The Face of Art and Beyond

The recent record-breaking auction of Salvator Mundi has put art firmly in the spotlight as it continues to ascend the Knight Frank Luxury Investment Index.

By Sophia King

The two most expensive works of art to sell in 2017 – Jean-Michel Basquiat’s Untitled and Leonardo da Vinci’s Salvator Mundi – both present paintings of faces, but that is where the obvious similarities end.

One gazes at you from the canvas with benign serenity, the other grimaces at the viewer with tortured malevolence.

One was painted more than 500 years ago, the other a relatively recent product of the 1980s. One was (allegedly) created by the greatest Old Master and technically gifted of artists, the other by an underground graffiti artist turned painter and star of New York’s 1980s art scene.

But, despite the vast expanse of time and circumstance dividing the two artworks, both have attracted vast amounts of attention – and cash.


Leonardo da Vinci, the ‘Old Master’

Thought to have been owned by at least three Kings of England, Salvator Mundi has an impressive history that its new buyer is no doubt pleased to become a part of.

While Untitled shares no such majestic legacy, it does offer a deeply compelling insight into 1980s America and Basquiat himself.


Jean Michel-Basquiat’s Untitled. Source: Sotheby’s New York, Contemporary Art Evening Auction,18 May 2017. © 2017 The Estate of Jean-Michel Basquiat / ADAGP, Paris / ARS

Its frenzied flurry of brush strokes combine to portray the dark racism and brutality hidden behind America’s smiling façade, and hints at Basquiat as a brilliant yet disturbed mind doomed to succumb to the encroaching darkness (he tragically died of a heroin overdose at just 27 years old).

Today, Basquiat is considered by many to be a heavyweight artist on par with, among other American greats, his mentor and friend Andy Warhol.

The notion of art as much more than a simple pleasure purchase is further emphasised by its popularity as an investment. According to the newly published results of the Knight Frank Luxury Investment Index (KFLLI), art is on course to be the top performing asset in 2017.

In the 12 months to the end of Q3, the value of art sold at auction had increased by 16%, as tracked by industry analyst Art Market Research. This ranks second only to wine, which has seen prices rise by 17%. But provisional data for October suggests that art is set to overtake wine by the end of the year.

It could be argued that the financial value of art has somewhat undermined its beauty, as grand masterpieces are safely locked away from any potential damage, hidden away from public sight for what can be, in some cases, centuries.

It’s clear that both artworks have their own unique allure, but it’s less clear precisely which elements were at the forefront of their respective buyers’ minds. Were they focussed on securing a piece of critically acclaimed art that they could spend endless hours studying in awe? Or are they simply savvy businessmen looking to make a smart investment? It’s hard to be sure, but the answer most likely sits somewhere between the two.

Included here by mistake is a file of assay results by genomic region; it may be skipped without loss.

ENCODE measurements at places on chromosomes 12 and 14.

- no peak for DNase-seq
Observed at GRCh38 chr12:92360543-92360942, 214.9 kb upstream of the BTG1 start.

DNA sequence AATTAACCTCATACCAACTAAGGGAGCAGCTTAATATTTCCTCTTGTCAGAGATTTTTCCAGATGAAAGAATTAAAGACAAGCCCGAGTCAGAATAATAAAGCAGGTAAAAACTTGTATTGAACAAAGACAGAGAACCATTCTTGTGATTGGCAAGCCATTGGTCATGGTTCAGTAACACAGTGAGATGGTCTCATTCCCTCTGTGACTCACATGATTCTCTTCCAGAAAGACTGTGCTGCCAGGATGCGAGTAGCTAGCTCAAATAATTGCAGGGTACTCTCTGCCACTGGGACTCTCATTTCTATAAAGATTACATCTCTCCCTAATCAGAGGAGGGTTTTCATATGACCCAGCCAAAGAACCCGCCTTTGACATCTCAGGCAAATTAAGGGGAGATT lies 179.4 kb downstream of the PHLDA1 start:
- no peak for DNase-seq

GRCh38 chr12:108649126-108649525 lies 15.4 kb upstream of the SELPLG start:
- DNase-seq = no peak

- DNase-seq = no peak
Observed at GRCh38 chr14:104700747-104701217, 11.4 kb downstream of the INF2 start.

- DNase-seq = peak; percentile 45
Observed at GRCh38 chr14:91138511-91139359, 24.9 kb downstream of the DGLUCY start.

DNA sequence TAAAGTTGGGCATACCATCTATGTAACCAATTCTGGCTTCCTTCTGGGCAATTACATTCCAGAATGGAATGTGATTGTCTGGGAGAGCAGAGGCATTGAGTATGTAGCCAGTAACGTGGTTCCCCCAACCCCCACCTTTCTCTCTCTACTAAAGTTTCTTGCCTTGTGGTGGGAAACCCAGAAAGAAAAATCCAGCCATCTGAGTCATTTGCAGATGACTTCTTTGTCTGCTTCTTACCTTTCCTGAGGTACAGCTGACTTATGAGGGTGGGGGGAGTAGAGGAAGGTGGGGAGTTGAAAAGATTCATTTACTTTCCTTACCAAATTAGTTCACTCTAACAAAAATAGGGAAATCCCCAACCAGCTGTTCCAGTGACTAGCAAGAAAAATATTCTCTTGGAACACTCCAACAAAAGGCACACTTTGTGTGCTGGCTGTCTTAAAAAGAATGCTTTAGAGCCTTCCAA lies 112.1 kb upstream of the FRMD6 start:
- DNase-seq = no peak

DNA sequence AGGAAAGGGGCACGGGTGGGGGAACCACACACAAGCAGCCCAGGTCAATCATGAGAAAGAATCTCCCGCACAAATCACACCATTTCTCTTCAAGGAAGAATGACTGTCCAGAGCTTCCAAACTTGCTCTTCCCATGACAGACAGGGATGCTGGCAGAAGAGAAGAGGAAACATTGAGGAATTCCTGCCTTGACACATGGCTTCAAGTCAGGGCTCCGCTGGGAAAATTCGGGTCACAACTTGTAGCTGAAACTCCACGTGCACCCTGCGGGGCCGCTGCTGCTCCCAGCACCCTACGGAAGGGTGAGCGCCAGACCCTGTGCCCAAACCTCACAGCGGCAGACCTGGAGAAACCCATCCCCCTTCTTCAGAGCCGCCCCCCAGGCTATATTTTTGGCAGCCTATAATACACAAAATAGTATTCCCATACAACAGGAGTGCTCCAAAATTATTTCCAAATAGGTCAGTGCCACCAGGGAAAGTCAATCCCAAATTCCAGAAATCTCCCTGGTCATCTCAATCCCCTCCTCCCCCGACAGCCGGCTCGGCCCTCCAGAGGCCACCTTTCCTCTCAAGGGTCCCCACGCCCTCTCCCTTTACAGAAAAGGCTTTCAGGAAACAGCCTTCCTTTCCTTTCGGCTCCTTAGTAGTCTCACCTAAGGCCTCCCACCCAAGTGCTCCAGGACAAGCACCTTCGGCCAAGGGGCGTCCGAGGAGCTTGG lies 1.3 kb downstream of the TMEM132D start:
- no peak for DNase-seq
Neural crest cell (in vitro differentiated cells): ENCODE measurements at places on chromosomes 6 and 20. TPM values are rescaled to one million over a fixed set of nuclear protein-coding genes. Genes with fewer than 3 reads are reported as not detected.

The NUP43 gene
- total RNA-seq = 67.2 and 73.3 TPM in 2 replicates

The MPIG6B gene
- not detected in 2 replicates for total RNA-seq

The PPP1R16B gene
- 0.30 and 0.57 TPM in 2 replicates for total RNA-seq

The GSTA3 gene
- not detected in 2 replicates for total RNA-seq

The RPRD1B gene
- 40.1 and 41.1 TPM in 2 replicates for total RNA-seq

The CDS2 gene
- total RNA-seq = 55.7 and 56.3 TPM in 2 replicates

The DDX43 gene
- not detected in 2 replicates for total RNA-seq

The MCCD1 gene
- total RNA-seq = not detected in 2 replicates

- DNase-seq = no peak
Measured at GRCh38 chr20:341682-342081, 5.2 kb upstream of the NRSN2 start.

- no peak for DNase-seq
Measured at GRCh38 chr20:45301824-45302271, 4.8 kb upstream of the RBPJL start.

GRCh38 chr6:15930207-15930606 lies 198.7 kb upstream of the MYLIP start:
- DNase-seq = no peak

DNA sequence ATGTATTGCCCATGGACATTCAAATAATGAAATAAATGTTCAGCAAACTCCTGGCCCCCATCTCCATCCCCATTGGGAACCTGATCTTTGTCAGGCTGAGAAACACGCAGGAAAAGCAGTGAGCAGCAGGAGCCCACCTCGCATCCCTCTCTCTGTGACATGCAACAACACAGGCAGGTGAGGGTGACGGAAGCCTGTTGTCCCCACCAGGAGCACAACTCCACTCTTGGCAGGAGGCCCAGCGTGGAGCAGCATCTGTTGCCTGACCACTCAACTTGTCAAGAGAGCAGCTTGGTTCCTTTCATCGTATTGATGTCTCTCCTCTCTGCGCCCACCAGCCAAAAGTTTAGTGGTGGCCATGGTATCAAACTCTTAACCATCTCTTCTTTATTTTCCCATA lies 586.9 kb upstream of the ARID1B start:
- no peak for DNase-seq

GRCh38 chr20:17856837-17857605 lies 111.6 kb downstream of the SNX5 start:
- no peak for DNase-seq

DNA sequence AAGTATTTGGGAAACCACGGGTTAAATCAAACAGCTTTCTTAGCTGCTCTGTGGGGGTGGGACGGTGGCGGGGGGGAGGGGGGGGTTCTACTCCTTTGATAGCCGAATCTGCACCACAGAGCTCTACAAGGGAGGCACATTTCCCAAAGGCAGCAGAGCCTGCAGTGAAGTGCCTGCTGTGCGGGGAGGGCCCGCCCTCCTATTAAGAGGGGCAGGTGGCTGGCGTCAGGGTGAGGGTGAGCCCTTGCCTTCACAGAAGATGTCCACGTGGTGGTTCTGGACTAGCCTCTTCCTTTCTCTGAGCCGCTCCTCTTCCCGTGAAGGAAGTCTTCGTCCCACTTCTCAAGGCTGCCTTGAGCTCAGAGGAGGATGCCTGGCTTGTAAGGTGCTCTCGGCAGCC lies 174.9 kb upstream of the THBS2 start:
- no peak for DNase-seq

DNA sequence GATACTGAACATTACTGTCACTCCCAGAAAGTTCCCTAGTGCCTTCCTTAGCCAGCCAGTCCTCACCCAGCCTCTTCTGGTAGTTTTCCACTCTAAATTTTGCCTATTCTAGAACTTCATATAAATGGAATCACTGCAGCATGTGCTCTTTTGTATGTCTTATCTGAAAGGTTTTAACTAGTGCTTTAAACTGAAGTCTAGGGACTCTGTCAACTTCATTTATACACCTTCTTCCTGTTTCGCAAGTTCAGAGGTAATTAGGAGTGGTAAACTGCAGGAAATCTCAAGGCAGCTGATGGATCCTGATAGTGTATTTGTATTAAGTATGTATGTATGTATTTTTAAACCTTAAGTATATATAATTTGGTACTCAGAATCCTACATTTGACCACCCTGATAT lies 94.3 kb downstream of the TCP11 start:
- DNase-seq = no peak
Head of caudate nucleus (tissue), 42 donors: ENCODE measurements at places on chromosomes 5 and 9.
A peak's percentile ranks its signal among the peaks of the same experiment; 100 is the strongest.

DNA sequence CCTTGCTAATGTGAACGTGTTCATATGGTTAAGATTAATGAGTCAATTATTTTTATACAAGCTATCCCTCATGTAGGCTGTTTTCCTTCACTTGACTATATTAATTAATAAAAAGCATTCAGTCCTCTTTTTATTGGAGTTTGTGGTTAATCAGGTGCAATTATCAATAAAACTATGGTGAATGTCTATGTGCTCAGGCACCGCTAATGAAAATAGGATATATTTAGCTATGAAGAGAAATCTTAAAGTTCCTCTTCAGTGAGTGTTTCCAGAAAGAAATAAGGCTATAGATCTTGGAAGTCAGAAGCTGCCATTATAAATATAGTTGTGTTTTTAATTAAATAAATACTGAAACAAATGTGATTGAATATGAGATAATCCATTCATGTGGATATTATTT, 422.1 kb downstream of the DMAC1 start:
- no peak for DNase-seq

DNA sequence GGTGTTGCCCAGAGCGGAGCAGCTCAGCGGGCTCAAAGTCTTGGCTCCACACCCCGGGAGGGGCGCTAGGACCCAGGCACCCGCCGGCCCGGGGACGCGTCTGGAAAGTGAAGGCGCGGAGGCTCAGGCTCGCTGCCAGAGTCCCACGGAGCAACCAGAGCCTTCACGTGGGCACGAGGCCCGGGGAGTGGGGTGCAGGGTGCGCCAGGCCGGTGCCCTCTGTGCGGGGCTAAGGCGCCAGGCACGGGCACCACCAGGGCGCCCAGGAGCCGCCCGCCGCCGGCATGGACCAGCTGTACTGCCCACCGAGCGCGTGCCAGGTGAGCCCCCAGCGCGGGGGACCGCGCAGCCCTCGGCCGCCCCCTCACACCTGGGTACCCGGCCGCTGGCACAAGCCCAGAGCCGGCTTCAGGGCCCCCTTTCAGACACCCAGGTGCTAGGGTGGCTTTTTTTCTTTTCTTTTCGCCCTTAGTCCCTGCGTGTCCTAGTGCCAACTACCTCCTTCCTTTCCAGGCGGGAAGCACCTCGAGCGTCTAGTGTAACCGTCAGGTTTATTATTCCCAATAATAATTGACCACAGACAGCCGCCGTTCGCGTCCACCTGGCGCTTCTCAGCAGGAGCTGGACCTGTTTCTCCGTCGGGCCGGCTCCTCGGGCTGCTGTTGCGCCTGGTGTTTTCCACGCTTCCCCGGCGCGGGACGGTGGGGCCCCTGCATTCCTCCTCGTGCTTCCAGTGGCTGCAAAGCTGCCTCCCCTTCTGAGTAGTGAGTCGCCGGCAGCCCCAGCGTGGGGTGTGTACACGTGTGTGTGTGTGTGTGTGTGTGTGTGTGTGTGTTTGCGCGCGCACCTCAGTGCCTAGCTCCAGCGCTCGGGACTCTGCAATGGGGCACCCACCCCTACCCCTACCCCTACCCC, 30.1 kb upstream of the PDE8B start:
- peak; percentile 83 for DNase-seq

Japanese collector and online fashion mogul Yusaku Maezawa became the owner of Untitled earlier this year after placing a cool $110.5 million bid at a Sotheby’s auction, the highest price paid for a piece of American artwork.

Maezawa is a keen admirer of contemporary art; he is founder of the Contemporary Art Foundation and last year spent almost $100 million dollars in an art spending spree. A quick scroll through his Instagram feed reveals an individual looking to share his excited passion for art with others.

Untitled features often; from Maezawa’s announcement of his new ownership, to children’s own imitation drawings of the masterpiece. Of course, Maezawa’s healthy art collection undoubtedly contributes to his estimated $3.6 billion worth, but perhaps this is simply a convenient by-product of being a wealthy art enthusiast.

“While art continues to be an increasingly popular asset class, its performance can be unpredictable. “

When it comes to the record-breaking auction of Salvator Mundi for $450 million, the answers remain relatively unknown. The buyer of the piece is anonymous, reduced to an elusive figure at the end of a telephone clasped by the jubilant Christie’s agent pictured across the world’s press in November.

Speculation as to the identity of the buyer is rife, with most believing that it is someone from Asia or the Middle East; perhaps a signature piece for the newly opened Louvre Abu Dhabi. But, beyond speculation, there is little more to say – except, of course, that the new owner is undoubtedly one with immense funds.

While art continues to be an increasingly popular asset class, its performance can – as Salvator Mundi all too well shows – be unpredictable. The alleged Da Vinci painting was sold for just £45 in 1958 and, with some scholars still unconvinced by its provenance, there are likely to be further twists in its unfolding tale.

One thing, however, is indisputable: the anonymous buyer of Salvator Mundi is the owner of the world’s most expensive artwork. For now, at least.

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